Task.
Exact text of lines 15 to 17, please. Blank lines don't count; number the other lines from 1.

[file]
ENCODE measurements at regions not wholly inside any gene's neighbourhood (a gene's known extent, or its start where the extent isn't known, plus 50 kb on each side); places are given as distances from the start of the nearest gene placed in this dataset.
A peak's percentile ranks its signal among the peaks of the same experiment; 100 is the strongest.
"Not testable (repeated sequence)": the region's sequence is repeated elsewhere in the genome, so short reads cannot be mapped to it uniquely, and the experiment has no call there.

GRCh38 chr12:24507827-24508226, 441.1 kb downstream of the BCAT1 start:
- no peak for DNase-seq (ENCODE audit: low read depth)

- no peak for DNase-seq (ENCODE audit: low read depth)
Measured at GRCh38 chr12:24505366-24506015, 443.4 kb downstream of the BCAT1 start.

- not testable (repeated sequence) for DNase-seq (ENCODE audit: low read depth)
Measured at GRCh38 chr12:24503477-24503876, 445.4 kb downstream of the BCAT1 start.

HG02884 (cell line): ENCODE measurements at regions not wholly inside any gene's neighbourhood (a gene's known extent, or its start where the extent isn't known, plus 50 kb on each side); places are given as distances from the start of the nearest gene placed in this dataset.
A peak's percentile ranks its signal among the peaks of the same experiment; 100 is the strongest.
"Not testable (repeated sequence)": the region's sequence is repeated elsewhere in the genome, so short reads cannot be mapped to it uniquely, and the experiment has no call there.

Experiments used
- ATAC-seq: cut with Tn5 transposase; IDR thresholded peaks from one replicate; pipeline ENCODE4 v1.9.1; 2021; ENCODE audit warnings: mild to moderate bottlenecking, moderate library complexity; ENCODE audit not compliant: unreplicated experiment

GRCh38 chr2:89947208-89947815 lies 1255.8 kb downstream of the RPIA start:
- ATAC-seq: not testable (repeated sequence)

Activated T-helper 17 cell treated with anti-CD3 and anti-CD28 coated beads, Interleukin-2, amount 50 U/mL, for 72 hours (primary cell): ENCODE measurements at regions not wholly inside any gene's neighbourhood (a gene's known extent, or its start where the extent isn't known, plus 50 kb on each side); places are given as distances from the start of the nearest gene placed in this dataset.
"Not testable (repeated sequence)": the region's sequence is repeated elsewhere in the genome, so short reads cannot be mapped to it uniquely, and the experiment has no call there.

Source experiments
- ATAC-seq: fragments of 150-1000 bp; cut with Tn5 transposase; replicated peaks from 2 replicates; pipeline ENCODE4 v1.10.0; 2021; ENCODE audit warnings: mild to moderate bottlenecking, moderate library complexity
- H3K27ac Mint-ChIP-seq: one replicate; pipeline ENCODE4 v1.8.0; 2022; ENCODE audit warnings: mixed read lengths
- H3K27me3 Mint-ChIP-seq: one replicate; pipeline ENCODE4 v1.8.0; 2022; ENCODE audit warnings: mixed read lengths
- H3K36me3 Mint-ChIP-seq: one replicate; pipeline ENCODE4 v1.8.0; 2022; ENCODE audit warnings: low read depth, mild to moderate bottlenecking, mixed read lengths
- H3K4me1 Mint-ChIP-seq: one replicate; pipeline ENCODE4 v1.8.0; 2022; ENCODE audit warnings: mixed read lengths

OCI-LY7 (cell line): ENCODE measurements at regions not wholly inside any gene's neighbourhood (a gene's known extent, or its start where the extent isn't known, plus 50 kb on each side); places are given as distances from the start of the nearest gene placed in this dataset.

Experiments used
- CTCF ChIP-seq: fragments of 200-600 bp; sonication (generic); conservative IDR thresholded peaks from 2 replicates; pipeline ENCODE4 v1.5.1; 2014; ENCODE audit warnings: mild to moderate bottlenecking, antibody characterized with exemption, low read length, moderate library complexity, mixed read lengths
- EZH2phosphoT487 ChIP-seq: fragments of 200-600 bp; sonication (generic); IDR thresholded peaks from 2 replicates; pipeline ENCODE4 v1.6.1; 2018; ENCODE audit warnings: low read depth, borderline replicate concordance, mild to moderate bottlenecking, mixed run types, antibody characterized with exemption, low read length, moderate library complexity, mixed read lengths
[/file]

GRCh38 chr2:89947208-89947815 lies 1255.8 kb downstream of the RPIA start:
- ATAC-seq: not testable (repeated sequence)

Activated T-helper 17 cell treated with anti-CD3 and anti-CD28 coated beads, Interleukin-2, amount 50 U/mL, for 72 hours (primary cell): ENCODE measurements at regions not wholly inside any gene's neighbourhood (a gene's known extent, or its start where the extent isn't known, plus 50 kb on each side); places are given as distances from the start of the nearest gene placed in this dataset.